Written by By Ashley Taylor, CNN
It’s no secret that moving in and out of LA is a challenge. For years, the city has grown into a sprawling metropolis, forcing residents and visitors alike to contend with traffic snarls and gridlock. But given the city’s elaborate network of over 600 miles of freeways, it seems LA has a way of inviting bizarre mistakes along its roads.
CNN’s Melissa Leong reports from Los Angeles on the way people make it home from work, exploring the city’s unique transportation offerings.
Q&A: Alice Hunt, founder of Logical Growth, shares how drivers in Los Angeles can actually save a lot of money while navigating the traffic.
Take, for example, the endless red lights on the Rob Roy Trail in Culver City.
Located adjacent to the 405 Freeway, the trail is a multipurpose green-to-gray bicycle and pedestrian trail looping from Santa Monica Pier to Culver City.
According to the city of Culver City, the road is strategically built so that, “during the summer months, it shows bright green lights to direct bikers and pedestrians from out of town to the beach.”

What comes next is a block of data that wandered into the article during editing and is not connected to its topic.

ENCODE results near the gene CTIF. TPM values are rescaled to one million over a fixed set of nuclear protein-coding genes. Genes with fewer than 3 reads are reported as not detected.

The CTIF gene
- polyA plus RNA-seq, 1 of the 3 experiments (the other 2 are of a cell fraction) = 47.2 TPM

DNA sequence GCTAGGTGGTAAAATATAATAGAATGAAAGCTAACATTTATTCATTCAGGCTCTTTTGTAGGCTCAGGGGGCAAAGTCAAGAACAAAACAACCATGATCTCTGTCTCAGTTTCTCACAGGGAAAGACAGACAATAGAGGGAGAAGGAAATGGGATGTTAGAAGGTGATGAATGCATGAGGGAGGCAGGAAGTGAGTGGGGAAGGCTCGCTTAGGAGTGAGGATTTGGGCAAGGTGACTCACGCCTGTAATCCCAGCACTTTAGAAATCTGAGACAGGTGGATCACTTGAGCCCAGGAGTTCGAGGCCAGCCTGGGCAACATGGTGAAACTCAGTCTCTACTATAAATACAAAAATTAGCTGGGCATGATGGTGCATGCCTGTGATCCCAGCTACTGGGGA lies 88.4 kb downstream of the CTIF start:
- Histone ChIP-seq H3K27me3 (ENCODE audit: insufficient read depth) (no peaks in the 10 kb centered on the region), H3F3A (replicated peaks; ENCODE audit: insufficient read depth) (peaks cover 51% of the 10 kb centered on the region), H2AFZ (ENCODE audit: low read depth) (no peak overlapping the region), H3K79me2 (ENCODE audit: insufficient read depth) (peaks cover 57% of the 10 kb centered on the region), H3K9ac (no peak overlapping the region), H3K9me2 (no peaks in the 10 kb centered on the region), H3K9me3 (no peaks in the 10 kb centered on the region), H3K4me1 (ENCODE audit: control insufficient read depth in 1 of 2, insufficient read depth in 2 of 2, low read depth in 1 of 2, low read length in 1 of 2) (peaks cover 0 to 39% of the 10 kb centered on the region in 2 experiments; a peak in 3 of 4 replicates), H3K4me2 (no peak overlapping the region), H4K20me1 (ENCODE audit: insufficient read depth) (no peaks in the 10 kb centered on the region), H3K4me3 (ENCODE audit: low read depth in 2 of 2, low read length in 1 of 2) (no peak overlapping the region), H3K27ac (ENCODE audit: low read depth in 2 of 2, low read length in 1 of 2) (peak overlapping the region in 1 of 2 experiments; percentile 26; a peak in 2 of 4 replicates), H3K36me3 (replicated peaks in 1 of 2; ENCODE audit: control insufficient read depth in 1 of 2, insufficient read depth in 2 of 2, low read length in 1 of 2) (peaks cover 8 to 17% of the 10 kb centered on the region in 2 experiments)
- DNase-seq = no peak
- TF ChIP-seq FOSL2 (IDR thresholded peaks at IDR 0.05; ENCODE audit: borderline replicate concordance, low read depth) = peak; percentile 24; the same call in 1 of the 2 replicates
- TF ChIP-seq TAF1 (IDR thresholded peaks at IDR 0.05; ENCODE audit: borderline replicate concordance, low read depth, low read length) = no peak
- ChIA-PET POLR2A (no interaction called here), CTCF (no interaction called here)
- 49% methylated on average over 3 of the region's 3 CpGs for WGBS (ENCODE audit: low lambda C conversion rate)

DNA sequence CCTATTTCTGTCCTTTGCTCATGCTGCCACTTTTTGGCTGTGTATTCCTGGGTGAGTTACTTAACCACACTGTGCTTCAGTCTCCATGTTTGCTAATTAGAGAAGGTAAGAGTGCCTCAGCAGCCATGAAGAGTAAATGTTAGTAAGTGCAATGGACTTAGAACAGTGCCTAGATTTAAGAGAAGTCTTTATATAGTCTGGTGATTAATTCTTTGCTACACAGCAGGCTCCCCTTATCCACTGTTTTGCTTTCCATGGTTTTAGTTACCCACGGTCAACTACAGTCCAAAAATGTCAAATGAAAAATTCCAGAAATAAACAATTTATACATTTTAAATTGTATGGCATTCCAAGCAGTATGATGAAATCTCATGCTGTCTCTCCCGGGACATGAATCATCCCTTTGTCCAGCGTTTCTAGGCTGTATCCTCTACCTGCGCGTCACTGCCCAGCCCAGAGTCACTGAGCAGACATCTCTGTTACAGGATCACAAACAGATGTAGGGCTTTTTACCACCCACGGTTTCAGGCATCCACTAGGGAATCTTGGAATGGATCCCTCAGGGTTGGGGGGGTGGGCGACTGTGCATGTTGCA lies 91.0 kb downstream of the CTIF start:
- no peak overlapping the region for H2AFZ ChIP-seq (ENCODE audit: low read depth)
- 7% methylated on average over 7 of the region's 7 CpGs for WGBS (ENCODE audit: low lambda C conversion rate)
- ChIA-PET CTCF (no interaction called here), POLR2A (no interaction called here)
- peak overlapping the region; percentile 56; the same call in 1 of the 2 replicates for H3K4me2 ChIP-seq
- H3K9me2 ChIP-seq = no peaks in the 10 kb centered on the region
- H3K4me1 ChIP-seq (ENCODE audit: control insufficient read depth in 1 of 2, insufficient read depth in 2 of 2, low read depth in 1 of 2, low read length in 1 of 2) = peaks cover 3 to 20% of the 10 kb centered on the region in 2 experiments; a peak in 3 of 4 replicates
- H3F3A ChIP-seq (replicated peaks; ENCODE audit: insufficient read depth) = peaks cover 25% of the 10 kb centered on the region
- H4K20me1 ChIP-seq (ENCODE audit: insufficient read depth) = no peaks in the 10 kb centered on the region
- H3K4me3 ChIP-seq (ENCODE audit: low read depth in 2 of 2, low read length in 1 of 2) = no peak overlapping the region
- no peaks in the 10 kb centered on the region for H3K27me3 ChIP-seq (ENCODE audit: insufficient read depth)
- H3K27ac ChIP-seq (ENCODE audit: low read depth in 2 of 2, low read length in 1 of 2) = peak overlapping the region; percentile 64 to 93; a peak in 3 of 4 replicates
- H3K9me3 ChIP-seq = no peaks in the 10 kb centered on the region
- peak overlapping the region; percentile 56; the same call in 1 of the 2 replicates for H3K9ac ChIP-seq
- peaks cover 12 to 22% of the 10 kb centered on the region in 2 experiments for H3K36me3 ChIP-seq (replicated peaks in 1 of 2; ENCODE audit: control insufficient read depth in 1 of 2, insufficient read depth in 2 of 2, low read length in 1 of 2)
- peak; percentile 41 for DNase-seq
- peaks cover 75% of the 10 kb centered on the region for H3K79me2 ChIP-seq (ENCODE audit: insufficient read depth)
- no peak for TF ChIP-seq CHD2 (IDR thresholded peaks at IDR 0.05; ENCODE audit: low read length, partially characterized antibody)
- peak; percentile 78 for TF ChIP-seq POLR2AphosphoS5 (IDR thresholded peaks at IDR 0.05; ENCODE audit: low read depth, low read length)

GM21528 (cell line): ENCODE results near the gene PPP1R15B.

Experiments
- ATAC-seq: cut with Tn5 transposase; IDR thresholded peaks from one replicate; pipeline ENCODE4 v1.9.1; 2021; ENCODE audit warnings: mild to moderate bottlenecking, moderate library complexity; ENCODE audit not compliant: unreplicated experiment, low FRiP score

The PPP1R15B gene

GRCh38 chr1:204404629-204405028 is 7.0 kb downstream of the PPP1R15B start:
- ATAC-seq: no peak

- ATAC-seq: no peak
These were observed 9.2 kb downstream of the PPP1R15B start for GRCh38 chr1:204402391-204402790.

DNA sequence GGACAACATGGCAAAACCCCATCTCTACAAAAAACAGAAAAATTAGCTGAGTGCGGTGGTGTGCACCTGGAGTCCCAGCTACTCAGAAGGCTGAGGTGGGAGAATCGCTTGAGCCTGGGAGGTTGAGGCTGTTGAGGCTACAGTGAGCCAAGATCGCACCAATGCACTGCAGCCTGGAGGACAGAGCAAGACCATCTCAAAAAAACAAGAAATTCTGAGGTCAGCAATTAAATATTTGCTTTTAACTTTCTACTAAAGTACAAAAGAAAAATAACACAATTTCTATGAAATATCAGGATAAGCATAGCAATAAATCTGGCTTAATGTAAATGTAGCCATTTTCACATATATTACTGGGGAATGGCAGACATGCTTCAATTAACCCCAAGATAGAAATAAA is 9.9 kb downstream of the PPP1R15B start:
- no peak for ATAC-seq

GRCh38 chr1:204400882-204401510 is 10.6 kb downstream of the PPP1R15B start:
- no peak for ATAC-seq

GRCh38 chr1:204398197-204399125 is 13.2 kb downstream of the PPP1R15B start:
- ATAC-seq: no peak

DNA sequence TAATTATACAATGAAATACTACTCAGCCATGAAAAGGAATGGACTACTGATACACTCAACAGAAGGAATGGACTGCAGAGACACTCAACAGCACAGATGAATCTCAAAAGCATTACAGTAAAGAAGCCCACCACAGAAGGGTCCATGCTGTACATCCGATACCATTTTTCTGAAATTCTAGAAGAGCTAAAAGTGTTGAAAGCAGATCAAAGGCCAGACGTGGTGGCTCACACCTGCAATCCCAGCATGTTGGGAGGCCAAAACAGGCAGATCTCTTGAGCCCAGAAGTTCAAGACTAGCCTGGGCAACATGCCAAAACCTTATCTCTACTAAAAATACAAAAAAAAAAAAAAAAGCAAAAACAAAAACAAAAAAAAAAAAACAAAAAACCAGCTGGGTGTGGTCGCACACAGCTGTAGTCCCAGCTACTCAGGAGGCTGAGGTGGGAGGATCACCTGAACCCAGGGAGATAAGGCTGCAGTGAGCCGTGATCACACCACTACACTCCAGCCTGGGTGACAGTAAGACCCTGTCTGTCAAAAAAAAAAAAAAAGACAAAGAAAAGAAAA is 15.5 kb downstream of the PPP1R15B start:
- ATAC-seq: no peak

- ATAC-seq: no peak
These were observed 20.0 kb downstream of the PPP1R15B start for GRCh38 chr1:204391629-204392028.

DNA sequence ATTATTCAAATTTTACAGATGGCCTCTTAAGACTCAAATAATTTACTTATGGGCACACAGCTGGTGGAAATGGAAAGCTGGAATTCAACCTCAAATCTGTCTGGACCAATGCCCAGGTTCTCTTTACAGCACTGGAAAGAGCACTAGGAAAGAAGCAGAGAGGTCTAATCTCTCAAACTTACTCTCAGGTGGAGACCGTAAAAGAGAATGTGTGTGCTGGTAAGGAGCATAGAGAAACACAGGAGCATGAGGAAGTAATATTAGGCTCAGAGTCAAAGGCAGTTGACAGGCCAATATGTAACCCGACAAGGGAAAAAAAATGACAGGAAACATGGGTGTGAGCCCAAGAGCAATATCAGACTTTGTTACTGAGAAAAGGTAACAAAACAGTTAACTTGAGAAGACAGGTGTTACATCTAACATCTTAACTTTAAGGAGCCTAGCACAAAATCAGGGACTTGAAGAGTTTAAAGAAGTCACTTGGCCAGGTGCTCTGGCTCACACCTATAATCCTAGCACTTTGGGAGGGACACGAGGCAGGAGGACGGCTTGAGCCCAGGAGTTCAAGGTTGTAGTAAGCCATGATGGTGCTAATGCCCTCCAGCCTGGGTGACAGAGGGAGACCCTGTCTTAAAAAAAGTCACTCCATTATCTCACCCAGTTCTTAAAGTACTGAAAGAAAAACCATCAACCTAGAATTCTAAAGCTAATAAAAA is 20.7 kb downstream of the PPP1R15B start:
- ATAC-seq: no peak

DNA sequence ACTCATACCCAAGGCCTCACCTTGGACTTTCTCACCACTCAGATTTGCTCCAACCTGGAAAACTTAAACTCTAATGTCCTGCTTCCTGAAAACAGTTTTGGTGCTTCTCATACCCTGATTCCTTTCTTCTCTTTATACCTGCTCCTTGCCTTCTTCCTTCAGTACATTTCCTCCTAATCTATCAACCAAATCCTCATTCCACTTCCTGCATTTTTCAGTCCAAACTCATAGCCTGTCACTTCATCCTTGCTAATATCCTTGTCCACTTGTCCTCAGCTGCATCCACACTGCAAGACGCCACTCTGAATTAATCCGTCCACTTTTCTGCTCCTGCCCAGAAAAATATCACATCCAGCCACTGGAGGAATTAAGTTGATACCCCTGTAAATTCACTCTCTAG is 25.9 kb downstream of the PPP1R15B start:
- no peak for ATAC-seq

But during the winter months — when the road is closed to vehicular traffic — cyclists in search of a quick commute can find themselves in a landlocked vortex.
The bright green lights are tricked out with pavement markings, soft-textured edges, etc.
The road is closed during certain hours to bikers and pedestrians, only to the Nth degree: no one is allowed to park on the road.
This seems odd, until you realize that “No Parking” signs are basically nonexistent in Southern California.
As much as is possible to arouse your curiosity, CNN decided to investigate, dropping in on some unsuspecting commuters and cyclists, and seeing what they did while waiting for the bright red light to turn green.